Large U.S. foundations awarded a total of $158.1 million in response to disasters and humanitarian crises in 2015, down from nearly $225.7 million in 2014 — a year in which giving for disasters surged in response to the Ebola outbreak in West Africa, a report from the and finds.
Based on an analysis of grants awarded by a thousand of the largest U.S. foundations in 2015, the report, (12 pages, PDF), found that although total grant dollars awarded for disasters fell 30 percent from 2014 levels, a total of 202 foundations made 740 grants for disaster-related causes, compared with 162 foundations that awarded 525 disaster-related grants in 2014. The report also found that, in the wake of the Ebola outbreak, $11.6 million, or more than 20 percent of disaster-related grant dollars, was focused on efforts to address disease outbreaks and epidemics, while, in response to a series of earthquakes that struck Nepal in April, the largest number of grants, 159, totaling some $16.9 million, or 10.7 percent of disaster relief dollars, was awarded for earthquake relief efforts. And in response to the global refugee crisis, funding for complex humanitarian emergencies increased dramatically, to $26.6 million, or nearly 17 percent of overall funding, from $7.7 million, or just 3 percent, in 2014.
Funded by the , with additional support from the , the fourth edition of the annual study found that in terms of strategy, funding from the largest U.S. foundations in 2015 shifted slightly toward disaster risk management — a shift largely driven by the Ebola outbreak. And while disaster response and relief efforts continued to receive the most funding, that category's share of overall funding fell to 34 percent, from 73 percent in 2014, while resilience, risk reduction, and mitigation efforts accounted for 17 percent of grant dollars, up from 9 percent in both 2013 and 2014. According to the report, disaster preparedness (6 percent, up from 2.3 percent in 2014) and reconstruction and recovery (5 percent, up from 4.8 percent) continued to be underfunded in 2015.
The top three U.S. foundation funders of disaster relief and humanitarian aid in 2015 were the ($30.7 million, down from $92.2 million in 2014), the (nearly $10 million, down from $20.1 million), and the ($8.2 million, down from $56 million).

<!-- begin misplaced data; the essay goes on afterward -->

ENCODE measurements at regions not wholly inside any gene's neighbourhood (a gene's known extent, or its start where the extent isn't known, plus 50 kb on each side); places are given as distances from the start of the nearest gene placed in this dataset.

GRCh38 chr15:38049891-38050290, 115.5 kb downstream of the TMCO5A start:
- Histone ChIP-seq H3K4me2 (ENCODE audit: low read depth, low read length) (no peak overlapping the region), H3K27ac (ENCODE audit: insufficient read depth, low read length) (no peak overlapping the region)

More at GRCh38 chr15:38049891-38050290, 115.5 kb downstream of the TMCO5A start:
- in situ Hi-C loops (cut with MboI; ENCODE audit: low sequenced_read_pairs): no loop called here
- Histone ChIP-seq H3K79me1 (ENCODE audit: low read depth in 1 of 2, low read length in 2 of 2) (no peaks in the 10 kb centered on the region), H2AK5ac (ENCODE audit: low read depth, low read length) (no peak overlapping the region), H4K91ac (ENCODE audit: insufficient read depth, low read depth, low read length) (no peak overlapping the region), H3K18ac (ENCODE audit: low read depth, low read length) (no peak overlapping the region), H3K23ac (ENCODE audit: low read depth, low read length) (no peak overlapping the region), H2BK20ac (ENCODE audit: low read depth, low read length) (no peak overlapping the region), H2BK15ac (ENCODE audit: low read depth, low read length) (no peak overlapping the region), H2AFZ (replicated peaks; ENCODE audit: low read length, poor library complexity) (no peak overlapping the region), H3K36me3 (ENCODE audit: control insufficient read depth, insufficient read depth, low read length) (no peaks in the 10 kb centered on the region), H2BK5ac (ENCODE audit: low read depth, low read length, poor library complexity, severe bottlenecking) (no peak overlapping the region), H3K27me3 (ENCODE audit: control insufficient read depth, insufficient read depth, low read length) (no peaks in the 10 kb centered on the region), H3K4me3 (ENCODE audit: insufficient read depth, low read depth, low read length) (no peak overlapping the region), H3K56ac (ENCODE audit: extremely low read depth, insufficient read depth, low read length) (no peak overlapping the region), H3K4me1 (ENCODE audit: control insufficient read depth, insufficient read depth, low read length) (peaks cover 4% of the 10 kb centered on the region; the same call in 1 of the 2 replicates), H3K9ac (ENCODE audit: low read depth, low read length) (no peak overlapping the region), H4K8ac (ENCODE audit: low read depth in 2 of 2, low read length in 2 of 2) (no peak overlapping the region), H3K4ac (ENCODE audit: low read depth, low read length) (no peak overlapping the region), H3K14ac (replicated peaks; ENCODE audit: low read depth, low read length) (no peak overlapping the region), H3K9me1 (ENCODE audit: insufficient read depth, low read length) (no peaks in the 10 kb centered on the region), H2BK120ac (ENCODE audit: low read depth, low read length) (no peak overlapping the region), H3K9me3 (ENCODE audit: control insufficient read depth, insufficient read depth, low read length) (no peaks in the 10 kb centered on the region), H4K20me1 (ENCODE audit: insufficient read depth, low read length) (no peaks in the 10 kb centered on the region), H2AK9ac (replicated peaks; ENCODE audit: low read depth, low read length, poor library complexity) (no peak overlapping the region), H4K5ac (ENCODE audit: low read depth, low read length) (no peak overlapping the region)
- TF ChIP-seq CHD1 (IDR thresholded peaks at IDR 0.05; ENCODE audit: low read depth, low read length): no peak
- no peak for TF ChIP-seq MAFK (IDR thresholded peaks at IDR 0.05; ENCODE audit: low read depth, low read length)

The report also found that global funding for disasters and humanitarian crises from foundations, governments, multilateral donors, corporations, and individuals totaled $23 billion in 2015, including $2.2 billion from , $16.8 billion in official development assistance from member governments of the 's Development Assistance Committee, $3.7 billion from non-DAC members to the , at least $50.1 million from corporate giving programs, $15.8 million and $2.9 million from donor-advised funds at and , and $2.2 million and $7.7 million through online platforms and .
"It is encouraging to see the shift toward more strategic disaster funding during this one-year period. We hope this represents a new giving pattern for future years," said CDP president and CEO Robert G. Ottenhoff. "As we continue to see the scope and intensity of disasters increase, we hope the data will motivate organizations to work together to build resilient, stronger communities. Philanthropy needs to do more to balance funding for recovery and preparation with support for immediate relief."
Ottenhoff and Lawrence T. McGill, Foundation Center's vice president for knowledge services, will host a free on November 8 to discuss key findings of the report and demonstrate how the data on the can inform strategic disaster-related giving.
"In the last few months, we've seen numerous disasters — hurricanes, heavy monsoons, wildfires, and earthquakes — cause devastation in the U.S. and across the globe," said Foundation Center president Bradford K. Smith. "And while it's been heartening to see organizations and individuals enthusiastically respond in the immediate aftermath of these events, it's our hope that, armed with this report and the data tools, philanthropists can think more strategically about their disaster-related investments."